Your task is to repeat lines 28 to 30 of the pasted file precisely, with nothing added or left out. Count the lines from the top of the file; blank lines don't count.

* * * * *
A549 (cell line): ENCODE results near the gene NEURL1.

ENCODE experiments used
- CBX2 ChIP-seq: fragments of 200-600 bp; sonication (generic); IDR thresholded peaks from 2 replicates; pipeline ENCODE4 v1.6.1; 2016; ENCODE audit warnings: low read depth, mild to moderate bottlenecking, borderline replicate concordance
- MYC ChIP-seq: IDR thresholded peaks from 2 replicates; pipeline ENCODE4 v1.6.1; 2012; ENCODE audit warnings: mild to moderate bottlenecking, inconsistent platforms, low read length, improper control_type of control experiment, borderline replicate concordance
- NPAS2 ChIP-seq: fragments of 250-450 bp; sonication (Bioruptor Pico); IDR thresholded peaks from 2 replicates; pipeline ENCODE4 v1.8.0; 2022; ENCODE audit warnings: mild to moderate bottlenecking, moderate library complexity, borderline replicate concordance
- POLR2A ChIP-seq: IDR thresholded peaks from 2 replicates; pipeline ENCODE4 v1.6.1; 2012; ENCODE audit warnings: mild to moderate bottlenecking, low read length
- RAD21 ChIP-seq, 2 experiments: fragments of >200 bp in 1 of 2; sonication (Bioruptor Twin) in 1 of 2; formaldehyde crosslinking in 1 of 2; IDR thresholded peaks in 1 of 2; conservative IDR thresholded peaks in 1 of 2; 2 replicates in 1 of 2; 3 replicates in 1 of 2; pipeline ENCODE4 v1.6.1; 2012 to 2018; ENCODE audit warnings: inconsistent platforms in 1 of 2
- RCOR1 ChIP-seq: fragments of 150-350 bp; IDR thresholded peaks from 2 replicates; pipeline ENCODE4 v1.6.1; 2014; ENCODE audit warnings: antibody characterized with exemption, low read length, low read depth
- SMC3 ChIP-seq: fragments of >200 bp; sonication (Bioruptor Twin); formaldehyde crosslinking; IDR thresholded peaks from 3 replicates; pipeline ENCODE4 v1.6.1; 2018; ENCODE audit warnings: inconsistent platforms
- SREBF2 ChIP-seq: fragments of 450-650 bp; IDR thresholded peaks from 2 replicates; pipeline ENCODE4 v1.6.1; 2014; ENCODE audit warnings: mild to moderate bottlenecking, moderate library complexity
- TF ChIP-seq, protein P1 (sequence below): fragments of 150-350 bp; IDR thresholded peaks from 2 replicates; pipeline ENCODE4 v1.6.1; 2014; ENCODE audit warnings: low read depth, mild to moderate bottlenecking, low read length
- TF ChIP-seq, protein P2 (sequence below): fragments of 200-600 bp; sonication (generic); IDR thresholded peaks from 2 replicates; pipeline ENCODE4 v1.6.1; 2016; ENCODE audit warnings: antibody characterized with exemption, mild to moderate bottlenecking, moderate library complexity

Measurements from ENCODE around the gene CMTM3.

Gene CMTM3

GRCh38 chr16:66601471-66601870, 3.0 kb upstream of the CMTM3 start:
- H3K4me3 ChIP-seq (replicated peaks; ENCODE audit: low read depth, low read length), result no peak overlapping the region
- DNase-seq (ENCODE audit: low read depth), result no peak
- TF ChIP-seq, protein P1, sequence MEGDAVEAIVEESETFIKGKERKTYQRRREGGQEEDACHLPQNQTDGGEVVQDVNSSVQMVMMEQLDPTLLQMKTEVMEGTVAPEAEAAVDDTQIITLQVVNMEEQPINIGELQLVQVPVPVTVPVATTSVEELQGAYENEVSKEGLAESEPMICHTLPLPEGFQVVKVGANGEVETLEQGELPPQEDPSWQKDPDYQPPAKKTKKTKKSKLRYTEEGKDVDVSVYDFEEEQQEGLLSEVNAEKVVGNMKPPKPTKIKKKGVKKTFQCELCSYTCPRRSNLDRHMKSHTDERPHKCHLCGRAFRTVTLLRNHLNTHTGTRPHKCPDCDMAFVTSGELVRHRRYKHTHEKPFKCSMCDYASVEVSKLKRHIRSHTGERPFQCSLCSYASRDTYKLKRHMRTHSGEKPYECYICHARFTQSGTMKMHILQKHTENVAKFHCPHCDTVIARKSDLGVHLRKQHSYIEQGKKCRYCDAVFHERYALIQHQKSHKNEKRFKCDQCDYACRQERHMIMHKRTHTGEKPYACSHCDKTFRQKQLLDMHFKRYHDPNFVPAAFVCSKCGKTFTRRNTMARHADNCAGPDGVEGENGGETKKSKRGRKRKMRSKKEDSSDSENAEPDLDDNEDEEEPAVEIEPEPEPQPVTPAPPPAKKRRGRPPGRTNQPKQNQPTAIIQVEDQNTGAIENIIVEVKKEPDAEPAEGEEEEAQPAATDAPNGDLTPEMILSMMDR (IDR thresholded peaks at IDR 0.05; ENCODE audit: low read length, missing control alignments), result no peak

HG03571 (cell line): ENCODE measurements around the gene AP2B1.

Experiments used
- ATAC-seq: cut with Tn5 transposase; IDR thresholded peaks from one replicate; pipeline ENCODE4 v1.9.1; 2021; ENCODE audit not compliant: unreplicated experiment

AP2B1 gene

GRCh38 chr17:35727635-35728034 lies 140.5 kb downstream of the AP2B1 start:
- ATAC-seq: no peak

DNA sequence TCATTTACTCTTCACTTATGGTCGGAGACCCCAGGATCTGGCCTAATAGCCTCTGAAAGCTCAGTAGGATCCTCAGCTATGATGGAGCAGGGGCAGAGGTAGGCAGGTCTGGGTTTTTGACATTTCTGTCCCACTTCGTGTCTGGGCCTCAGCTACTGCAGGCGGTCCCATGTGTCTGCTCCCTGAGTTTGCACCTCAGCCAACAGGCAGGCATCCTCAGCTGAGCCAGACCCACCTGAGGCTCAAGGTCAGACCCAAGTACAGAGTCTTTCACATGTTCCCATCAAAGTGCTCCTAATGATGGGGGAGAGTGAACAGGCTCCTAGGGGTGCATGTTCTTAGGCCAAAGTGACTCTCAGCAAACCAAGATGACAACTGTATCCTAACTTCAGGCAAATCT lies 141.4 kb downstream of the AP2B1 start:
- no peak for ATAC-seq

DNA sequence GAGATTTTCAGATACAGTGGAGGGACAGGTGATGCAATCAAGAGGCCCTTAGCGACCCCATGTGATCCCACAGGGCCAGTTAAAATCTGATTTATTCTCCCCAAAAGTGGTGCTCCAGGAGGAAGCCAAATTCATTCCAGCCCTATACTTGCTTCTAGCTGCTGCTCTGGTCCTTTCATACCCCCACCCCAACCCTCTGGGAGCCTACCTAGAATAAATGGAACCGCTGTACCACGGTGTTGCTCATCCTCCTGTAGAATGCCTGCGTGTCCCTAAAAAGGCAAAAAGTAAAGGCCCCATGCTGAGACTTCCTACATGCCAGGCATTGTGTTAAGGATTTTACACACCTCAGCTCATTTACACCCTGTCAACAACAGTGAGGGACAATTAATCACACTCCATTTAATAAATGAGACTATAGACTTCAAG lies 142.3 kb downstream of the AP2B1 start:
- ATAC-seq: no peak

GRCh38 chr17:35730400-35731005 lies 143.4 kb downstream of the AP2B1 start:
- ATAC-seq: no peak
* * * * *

- ATAC-seq: no peak

GRCh38 chr17:35730400-35731005 lies 143.4 kb downstream of the AP2B1 start:
- ATAC-seq: no peak